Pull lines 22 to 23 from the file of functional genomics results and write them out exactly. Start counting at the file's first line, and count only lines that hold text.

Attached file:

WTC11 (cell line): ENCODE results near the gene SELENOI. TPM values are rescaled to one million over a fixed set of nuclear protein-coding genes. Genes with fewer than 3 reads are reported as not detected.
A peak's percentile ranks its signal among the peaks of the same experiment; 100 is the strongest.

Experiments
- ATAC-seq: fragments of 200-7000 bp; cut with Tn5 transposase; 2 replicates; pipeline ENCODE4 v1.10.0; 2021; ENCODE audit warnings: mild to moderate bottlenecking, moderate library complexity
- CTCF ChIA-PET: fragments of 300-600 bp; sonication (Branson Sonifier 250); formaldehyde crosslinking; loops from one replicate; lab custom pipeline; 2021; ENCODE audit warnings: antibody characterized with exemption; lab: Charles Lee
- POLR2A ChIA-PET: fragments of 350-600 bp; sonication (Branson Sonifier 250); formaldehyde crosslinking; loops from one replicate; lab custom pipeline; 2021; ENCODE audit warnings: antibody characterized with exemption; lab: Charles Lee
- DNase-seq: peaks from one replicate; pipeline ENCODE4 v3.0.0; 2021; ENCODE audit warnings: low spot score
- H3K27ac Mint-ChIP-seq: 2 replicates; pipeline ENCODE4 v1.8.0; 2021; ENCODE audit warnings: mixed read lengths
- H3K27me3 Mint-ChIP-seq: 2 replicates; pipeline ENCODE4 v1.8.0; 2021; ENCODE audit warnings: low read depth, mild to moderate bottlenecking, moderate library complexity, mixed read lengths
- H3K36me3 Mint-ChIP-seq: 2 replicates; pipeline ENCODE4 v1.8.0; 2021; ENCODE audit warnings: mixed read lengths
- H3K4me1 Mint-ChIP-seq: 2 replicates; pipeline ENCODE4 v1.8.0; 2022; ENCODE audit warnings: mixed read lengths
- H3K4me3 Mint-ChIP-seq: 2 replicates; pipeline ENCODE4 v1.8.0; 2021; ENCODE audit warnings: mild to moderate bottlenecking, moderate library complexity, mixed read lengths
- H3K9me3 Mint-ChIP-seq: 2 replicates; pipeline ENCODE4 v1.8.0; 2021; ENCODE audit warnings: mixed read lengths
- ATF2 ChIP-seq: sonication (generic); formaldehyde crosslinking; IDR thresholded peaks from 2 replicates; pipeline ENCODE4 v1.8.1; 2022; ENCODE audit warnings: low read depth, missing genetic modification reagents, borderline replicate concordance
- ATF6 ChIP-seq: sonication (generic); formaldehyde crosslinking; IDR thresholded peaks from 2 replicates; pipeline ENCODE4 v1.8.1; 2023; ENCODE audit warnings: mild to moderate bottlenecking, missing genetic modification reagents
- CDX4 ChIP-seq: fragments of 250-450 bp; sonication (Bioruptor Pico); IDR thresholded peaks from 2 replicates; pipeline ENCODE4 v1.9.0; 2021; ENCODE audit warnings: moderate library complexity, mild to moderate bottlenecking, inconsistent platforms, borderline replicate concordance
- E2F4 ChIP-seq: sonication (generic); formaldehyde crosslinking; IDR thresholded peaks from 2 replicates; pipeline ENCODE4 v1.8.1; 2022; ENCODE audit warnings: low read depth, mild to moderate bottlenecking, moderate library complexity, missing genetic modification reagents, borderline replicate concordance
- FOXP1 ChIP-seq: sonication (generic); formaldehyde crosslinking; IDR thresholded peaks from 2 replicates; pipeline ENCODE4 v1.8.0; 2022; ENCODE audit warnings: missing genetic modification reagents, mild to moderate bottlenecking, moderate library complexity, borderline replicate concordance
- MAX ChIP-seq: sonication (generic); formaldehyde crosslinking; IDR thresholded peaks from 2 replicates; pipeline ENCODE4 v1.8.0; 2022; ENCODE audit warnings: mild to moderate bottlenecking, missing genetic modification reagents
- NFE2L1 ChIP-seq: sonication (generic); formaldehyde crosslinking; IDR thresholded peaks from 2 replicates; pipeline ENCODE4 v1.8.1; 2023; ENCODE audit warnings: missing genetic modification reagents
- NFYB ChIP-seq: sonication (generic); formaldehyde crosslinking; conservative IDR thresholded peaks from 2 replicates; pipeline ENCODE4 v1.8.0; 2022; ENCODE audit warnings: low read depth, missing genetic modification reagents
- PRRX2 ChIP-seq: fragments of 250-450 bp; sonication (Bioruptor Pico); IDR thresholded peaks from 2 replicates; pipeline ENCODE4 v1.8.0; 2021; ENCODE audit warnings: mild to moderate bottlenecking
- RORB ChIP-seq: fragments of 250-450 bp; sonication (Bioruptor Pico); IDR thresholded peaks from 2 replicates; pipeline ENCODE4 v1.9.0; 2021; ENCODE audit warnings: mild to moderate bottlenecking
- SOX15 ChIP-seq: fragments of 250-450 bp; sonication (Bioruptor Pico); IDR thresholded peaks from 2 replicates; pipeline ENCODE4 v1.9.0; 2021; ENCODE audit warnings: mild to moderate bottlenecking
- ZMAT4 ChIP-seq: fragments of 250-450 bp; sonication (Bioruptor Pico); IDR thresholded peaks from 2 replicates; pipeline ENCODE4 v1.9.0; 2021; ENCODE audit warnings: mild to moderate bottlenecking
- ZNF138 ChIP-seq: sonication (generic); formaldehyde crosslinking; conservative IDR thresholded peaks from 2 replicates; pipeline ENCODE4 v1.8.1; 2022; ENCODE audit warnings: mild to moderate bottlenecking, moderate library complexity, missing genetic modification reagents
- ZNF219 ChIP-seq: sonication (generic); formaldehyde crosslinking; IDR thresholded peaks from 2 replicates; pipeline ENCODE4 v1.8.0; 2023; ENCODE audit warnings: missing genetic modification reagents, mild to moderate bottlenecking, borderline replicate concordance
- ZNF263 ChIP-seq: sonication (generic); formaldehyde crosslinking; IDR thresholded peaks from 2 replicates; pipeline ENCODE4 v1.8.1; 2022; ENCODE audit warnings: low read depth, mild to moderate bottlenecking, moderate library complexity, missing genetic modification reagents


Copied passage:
- PRRX2 ChIP-seq: fragments of 250-450 bp; sonication (Bioruptor Pico); IDR thresholded peaks from 2 replicates; pipeline ENCODE4 v1.8.0; 2021; ENCODE audit warnings: mild to moderate bottlenecking
- RORB ChIP-seq: fragments of 250-450 bp; sonication (Bioruptor Pico); IDR thresholded peaks from 2 replicates; pipeline ENCODE4 v1.9.0; 2021; ENCODE audit warnings: mild to moderate bottlenecking